The spring signals the beginning of riding season for many of us in the Northern Hemisphere, which means bike inspections and tune-ups!
Remember- maintaining your bike is key for smooth operation and a well-taken care of motorcycle is a safe motorcycle!
If you’re like us and like to keep that machine in tip-top shape, follow these tips and instructions on how to make your motorcycle run smoother. It will help you learn your bike’s insides and outs.
1. Maintain the Battery
Most newer motorcycles run on a battery system to start the bike and keep it running while it is on. Batteries are just like any other part on your bike and will need to be tended to in periods of disuse.
If you want to make sure your battery doesn’t die during the long months of winter, or if you won’t be riding for a while for any reason, pick up a cheap battery tender. This device will trickle charge your motorcycle while it safely sits in the garage.
These electrical lifelines will need to be replaced every two years, but factors such as cold or faulty wiring/voltage drains can render your battery useless.
Pick up a cheap automotive volt reader at the local parts store for usually under $20! It will allow you to read the battery’s voltage and tell you if it is working at the proper levels or if it needs to be replaced.
2. Change Your Oil As Often As Recommended
It is recommended to change your oil every 500 to 1,000 miles. As oil ages, while lubricating the engine, it accumulates carbon and microscopic particulate. These added elements actually work against the oil’s ability to properly lubricate and cool the engine.
Dirty oil that hasn’t been changed will eventually burn up in the engine and cause catastrophic engine failure.
Fresh, clean motor oil can really make a big difference in how smoothly your bike runs. It allows for the proper operating conditions inside your engine.
That being said, make sure to check your motorcycle’s owner’s manual for the manufacturer’s recommendations on oil change timelines.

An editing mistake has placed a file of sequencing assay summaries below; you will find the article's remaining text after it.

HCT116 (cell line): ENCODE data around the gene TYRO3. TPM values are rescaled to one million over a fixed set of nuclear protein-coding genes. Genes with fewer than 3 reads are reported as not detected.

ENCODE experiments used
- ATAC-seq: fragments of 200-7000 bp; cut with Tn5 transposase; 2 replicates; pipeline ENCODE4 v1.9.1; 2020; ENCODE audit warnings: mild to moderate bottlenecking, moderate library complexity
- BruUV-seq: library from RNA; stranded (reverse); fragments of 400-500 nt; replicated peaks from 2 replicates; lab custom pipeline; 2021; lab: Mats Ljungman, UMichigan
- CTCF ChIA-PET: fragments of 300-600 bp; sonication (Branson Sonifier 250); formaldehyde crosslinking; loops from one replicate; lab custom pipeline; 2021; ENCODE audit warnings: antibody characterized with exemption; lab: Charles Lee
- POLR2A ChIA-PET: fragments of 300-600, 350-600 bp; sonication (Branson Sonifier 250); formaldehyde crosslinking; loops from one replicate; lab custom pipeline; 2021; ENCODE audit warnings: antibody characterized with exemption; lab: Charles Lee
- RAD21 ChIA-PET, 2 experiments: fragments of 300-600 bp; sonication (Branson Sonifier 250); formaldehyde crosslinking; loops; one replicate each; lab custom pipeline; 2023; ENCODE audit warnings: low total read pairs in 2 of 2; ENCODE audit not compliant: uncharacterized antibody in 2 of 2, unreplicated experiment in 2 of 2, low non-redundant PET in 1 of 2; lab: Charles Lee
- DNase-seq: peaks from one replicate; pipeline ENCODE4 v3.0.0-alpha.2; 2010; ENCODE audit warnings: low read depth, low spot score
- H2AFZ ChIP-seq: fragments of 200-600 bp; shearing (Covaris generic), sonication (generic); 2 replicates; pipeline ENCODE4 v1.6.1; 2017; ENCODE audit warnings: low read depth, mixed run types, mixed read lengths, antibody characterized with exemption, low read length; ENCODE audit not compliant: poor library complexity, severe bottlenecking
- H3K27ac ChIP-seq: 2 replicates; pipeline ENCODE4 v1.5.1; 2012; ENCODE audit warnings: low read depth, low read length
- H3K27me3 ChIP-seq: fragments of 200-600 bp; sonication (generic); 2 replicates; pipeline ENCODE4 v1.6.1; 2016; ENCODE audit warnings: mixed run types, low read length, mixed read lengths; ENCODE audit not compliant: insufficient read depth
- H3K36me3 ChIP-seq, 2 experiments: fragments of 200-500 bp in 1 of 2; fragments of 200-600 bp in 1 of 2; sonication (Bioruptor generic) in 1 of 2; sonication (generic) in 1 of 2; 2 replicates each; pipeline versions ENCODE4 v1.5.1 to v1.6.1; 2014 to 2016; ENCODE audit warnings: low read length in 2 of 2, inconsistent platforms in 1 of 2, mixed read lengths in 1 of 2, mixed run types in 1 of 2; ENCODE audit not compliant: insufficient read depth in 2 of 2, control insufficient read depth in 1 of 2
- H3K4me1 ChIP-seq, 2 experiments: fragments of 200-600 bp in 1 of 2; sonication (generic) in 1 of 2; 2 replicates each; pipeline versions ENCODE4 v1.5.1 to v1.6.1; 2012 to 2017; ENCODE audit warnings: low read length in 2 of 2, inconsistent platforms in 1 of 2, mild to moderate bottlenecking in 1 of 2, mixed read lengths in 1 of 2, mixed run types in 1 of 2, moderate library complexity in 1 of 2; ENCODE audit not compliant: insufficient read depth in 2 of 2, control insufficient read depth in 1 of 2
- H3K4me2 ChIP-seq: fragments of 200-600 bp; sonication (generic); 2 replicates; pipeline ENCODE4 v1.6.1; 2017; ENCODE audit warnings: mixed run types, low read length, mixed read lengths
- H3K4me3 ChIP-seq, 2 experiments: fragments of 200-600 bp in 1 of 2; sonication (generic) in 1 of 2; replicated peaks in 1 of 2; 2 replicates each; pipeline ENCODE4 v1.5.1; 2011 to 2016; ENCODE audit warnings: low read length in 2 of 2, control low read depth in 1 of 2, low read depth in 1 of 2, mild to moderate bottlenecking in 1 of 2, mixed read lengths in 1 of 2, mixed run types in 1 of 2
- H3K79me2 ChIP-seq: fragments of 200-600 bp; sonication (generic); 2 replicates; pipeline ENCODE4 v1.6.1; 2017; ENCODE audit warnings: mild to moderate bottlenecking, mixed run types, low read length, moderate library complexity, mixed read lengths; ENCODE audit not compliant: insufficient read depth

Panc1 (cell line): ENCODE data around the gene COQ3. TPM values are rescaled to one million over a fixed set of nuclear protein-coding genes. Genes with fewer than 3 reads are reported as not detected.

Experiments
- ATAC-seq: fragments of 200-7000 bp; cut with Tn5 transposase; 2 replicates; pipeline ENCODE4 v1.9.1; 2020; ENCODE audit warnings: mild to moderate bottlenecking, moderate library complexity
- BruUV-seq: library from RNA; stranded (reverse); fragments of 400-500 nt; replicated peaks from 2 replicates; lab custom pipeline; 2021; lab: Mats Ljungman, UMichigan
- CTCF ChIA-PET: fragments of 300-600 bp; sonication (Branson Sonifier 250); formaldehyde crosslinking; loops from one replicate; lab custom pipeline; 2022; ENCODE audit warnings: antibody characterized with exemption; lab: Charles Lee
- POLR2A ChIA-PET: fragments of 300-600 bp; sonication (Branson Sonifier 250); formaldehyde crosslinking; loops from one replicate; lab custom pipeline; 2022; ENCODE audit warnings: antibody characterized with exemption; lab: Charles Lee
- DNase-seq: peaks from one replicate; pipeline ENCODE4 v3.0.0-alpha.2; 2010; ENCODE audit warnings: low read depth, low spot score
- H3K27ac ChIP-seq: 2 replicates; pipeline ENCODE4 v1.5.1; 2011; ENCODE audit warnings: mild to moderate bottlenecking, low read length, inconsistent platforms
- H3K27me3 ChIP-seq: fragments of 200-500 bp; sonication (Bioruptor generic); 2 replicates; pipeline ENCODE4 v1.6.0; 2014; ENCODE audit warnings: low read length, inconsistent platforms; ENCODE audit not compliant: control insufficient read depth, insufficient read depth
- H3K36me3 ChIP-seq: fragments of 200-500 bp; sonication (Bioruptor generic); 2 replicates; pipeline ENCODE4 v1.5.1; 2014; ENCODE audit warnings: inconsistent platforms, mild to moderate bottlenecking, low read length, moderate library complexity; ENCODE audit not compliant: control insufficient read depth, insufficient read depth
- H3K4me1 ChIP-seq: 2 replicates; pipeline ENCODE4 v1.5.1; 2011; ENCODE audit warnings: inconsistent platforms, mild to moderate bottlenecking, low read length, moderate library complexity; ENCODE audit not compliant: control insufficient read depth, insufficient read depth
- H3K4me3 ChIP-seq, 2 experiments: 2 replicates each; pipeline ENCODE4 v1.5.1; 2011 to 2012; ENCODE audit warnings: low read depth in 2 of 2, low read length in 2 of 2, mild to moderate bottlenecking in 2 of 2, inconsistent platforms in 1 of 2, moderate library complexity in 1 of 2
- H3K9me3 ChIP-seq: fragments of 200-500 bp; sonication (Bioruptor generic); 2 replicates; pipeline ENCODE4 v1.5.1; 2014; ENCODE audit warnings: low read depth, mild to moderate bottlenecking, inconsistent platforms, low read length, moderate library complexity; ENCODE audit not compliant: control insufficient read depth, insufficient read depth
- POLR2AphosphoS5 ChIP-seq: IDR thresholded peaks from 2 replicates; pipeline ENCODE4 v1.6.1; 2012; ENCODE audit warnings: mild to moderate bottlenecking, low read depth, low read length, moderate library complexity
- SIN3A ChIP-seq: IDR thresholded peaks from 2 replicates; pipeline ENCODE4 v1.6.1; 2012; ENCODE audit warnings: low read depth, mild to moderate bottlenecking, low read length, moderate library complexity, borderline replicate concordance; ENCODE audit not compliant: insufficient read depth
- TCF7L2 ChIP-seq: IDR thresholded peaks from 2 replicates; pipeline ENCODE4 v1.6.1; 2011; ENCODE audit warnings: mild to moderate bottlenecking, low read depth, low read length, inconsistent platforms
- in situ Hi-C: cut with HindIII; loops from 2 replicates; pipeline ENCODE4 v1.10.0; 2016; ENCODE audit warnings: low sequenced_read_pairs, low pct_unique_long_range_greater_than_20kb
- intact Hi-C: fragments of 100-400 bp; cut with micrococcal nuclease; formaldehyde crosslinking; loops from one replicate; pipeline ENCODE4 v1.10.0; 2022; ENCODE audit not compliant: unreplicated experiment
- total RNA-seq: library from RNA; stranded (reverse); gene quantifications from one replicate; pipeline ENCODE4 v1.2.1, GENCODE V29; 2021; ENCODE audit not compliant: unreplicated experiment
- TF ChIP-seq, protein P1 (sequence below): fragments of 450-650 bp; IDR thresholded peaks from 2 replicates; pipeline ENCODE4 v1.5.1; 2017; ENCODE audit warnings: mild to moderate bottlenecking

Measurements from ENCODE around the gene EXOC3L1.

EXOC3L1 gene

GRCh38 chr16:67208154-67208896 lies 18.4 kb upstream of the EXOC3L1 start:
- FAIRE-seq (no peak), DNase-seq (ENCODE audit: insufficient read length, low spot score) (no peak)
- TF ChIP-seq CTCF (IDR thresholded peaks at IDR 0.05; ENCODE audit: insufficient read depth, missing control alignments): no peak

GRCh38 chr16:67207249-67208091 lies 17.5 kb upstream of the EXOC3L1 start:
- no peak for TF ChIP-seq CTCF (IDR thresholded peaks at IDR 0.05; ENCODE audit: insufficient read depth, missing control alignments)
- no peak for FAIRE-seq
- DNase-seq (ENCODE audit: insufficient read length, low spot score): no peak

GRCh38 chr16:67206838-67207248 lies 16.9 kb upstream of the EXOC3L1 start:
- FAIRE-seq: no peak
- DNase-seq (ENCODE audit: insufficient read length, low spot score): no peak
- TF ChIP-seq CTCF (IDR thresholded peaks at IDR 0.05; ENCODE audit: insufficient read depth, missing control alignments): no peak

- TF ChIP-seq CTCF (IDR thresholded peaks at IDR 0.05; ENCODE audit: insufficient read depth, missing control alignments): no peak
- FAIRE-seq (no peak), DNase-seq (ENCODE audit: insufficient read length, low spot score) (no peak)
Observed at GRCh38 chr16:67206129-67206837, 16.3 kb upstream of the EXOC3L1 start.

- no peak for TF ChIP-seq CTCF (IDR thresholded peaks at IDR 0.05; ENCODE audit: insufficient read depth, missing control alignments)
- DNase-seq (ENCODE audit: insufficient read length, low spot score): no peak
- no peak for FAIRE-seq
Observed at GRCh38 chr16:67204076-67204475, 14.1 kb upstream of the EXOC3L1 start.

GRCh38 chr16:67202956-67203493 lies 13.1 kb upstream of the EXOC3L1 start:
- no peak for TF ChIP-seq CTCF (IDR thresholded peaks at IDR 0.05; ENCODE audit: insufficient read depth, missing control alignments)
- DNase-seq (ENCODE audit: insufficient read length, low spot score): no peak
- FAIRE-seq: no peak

Be sure to replace the oil filter every time you change your oil, as carbon and tiny particulate build up in the filter’s cavity and can clog with overuse.
If you ride long distances or if you run your bike at higher RPMs, look into augmented service timelines for oil changes. Chances are you’ll need to change your oil and oil filter more often than the service manual recommends to keep your motorcycle running smoothly.
3. Clean the Brakes on Your Bike
Your brake system is integral to your safety and the safety of those around you on the road.
Outside dirt and oil can cause your brake pads, master cylinder, brake lines, and calipers to malfunction. Outside elements will be responsible for gumming up the works, blocking hydraulic lines and brake fluid ports, or causing your calipers to seize up while in the garage or riding.
There are several things you can do to clean the brake system on your bike:
- Bleed the old, degraded brake fluid out of your bike’s brake lines. This is recommended every two years.
- Replace your brake pads when they are worn down. Fresh, clean brake pads help your brakes operate smoothly.
- Clean the calipers and caliper pistons on your bike. If you have fully or partially seized brake calipers, your bike won’t run smoothly at all.